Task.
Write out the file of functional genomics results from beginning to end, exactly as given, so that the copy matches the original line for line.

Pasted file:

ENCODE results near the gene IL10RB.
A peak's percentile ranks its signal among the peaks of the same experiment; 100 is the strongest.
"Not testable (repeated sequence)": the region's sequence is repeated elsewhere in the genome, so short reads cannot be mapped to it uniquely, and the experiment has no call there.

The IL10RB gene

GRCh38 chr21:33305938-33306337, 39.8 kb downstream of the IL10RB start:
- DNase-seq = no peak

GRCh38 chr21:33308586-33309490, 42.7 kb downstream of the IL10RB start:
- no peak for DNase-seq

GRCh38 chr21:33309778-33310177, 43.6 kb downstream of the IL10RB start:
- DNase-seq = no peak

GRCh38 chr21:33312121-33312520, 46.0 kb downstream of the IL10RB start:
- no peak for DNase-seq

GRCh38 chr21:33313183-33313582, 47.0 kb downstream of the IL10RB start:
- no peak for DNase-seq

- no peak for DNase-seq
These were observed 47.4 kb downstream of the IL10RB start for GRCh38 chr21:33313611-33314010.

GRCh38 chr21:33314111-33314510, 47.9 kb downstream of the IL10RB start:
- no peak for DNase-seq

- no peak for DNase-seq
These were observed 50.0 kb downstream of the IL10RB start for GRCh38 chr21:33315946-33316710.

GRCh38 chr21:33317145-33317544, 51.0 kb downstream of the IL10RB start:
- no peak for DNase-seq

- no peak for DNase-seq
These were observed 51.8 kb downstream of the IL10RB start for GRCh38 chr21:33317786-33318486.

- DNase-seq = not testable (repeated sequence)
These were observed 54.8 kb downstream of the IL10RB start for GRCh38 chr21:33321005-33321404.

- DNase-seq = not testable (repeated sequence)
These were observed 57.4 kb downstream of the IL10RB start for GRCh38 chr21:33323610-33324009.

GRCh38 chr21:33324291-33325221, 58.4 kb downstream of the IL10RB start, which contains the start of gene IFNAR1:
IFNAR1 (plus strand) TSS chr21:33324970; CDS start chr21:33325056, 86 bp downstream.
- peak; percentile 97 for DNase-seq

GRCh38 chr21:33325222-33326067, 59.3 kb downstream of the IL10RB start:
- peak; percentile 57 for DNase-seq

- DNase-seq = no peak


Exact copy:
ENCODE results near the gene IL10RB.
A peak's percentile ranks its signal among the peaks of the same experiment; 100 is the strongest.
"Not testable (repeated sequence)": the region's sequence is repeated elsewhere in the genome, so short reads cannot be mapped to it uniquely, and the experiment has no call there.

The IL10RB gene

GRCh38 chr21:33305938-33306337, 39.8 kb downstream of the IL10RB start:
- DNase-seq = no peak

GRCh38 chr21:33308586-33309490, 42.7 kb downstream of the IL10RB start:
- no peak for DNase-seq

GRCh38 chr21:33309778-33310177, 43.6 kb downstream of the IL10RB start:
- DNase-seq = no peak

GRCh38 chr21:33312121-33312520, 46.0 kb downstream of the IL10RB start:
- no peak for DNase-seq

GRCh38 chr21:33313183-33313582, 47.0 kb downstream of the IL10RB start:
- no peak for DNase-seq

- no peak for DNase-seq
These were observed 47.4 kb downstream of the IL10RB start for GRCh38 chr21:33313611-33314010.

GRCh38 chr21:33314111-33314510, 47.9 kb downstream of the IL10RB start:
- no peak for DNase-seq

- no peak for DNase-seq
These were observed 50.0 kb downstream of the IL10RB start for GRCh38 chr21:33315946-33316710.

GRCh38 chr21:33317145-33317544, 51.0 kb downstream of the IL10RB start:
- no peak for DNase-seq

- no peak for DNase-seq
These were observed 51.8 kb downstream of the IL10RB start for GRCh38 chr21:33317786-33318486.

- DNase-seq = not testable (repeated sequence)
These were observed 54.8 kb downstream of the IL10RB start for GRCh38 chr21:33321005-33321404.

- DNase-seq = not testable (repeated sequence)
These were observed 57.4 kb downstream of the IL10RB start for GRCh38 chr21:33323610-33324009.

GRCh38 chr21:33324291-33325221, 58.4 kb downstream of the IL10RB start, which contains the start of gene IFNAR1:
IFNAR1 (plus strand) TSS chr21:33324970; CDS start chr21:33325056, 86 bp downstream.
- peak; percentile 97 for DNase-seq

GRCh38 chr21:33325222-33326067, 59.3 kb downstream of the IL10RB start:
- peak; percentile 57 for DNase-seq

- DNase-seq = no peak